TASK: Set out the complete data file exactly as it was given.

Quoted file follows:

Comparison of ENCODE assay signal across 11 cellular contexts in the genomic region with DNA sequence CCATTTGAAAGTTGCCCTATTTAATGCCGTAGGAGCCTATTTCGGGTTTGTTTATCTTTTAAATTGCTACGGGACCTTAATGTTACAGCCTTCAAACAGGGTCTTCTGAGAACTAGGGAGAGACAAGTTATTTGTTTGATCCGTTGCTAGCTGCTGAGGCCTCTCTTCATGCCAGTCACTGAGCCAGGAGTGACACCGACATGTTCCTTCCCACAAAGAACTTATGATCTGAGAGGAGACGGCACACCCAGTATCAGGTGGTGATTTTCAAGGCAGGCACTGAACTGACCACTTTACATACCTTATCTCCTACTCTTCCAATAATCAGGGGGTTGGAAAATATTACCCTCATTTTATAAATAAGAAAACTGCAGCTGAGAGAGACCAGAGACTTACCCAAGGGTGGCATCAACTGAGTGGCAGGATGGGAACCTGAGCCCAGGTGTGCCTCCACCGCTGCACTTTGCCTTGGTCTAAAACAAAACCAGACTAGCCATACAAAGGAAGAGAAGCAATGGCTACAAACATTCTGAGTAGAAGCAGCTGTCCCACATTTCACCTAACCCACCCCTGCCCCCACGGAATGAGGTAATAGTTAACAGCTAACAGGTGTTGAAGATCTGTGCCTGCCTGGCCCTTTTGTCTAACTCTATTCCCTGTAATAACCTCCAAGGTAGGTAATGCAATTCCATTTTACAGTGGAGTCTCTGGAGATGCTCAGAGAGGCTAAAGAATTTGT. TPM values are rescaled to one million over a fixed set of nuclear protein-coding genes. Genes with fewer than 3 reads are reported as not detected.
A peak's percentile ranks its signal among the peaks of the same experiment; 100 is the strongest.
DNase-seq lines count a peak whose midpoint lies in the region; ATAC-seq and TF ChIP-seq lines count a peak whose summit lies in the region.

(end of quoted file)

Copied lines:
Comparison of ENCODE assay signal across 11 cellular contexts in the genomic region with DNA sequence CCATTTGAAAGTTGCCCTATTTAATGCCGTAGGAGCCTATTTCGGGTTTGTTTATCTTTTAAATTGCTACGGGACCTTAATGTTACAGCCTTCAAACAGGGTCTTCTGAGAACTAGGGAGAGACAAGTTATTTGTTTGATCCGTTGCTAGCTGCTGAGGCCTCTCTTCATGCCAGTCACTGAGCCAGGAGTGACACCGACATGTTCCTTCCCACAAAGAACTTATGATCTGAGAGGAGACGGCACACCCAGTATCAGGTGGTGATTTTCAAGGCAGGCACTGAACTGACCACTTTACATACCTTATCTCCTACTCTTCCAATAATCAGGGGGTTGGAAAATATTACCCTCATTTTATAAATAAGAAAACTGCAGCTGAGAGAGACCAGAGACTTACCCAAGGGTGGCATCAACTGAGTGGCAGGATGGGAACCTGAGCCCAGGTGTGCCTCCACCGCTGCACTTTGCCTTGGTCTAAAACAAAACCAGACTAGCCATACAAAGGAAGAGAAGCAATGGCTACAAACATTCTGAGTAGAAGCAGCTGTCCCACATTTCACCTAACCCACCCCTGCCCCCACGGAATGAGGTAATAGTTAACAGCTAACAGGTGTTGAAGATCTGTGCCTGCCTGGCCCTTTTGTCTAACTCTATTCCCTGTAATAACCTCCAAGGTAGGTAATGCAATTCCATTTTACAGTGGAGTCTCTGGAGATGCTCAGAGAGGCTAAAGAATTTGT. TPM values are rescaled to one million over a fixed set of nuclear protein-coding genes. Genes with fewer than 3 reads are reported as not detected.
A peak's percentile ranks its signal among the peaks of the same experiment; 100 is the strongest.
DNase-seq lines count a peak whose midpoint lies in the region; ATAC-seq and TF ChIP-seq lines count a peak whose summit lies in the region.